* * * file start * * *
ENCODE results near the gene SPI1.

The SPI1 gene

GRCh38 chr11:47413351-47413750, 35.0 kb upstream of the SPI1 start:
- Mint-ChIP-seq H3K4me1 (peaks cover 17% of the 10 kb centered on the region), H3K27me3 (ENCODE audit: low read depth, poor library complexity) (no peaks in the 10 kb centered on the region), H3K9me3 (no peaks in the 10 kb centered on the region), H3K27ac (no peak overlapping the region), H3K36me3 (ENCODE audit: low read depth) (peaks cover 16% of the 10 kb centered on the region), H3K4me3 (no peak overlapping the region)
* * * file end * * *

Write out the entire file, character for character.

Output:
ENCODE results near the gene SPI1.

The SPI1 gene

GRCh38 chr11:47413351-47413750, 35.0 kb upstream of the SPI1 start:
- Mint-ChIP-seq H3K4me1 (peaks cover 17% of the 10 kb centered on the region), H3K27me3 (ENCODE audit: low read depth, poor library complexity) (no peaks in the 10 kb centered on the region), H3K9me3 (no peaks in the 10 kb centered on the region), H3K27ac (no peak overlapping the region), H3K36me3 (ENCODE audit: low read depth) (peaks cover 16% of the 10 kb centered on the region), H3K4me3 (no peak overlapping the region)